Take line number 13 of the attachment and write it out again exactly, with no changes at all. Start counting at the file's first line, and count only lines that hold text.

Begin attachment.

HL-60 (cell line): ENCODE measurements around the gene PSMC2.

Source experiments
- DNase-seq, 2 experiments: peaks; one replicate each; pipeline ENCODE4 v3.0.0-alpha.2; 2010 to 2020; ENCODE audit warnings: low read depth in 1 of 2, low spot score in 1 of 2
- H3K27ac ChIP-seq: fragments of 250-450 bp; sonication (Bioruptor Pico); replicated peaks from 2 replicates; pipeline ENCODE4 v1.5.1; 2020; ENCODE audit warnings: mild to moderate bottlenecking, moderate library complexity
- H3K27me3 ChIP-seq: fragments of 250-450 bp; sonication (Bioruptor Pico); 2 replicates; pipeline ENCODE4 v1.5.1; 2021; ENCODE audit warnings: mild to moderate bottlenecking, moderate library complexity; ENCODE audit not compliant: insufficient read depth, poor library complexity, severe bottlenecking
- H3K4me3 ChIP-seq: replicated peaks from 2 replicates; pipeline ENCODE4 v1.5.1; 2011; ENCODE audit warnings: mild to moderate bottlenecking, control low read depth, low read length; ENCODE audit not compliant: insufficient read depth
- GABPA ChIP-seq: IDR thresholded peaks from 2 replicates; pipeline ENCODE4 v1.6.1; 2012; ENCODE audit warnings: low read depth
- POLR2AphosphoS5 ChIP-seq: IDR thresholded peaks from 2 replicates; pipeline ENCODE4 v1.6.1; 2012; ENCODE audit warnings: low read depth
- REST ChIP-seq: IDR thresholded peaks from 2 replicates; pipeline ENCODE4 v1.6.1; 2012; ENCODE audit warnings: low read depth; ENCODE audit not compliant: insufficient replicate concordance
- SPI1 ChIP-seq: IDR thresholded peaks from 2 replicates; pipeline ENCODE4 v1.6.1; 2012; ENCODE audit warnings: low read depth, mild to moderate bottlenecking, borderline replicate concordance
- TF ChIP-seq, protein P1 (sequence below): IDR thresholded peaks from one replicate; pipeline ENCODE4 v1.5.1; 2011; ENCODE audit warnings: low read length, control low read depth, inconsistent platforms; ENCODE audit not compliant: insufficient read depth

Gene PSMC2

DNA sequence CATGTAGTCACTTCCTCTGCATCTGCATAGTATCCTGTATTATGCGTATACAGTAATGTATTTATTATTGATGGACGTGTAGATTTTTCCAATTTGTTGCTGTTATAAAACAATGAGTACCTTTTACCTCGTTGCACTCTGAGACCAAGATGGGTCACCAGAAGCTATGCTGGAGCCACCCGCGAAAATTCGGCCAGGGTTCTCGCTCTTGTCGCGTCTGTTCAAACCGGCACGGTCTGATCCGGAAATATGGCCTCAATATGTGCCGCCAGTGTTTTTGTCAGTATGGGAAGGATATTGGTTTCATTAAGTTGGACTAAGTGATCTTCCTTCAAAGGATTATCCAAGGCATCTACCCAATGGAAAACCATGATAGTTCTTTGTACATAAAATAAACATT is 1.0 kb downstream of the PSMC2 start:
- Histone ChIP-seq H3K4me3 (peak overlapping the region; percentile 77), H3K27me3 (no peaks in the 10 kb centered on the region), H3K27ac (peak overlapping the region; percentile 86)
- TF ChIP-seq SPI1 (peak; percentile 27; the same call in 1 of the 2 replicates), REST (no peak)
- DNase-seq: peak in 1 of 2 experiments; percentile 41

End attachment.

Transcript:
DNA sequence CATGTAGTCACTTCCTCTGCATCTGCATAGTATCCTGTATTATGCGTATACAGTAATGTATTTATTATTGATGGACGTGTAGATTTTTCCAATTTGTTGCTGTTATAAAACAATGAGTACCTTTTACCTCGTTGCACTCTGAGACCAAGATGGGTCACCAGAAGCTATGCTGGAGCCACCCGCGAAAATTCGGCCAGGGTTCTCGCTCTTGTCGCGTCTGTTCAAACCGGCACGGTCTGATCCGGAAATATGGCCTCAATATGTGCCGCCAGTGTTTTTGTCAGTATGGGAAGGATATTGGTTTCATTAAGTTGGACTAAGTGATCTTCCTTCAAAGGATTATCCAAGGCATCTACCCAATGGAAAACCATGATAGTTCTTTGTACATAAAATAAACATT is 1.0 kb downstream of the PSMC2 start: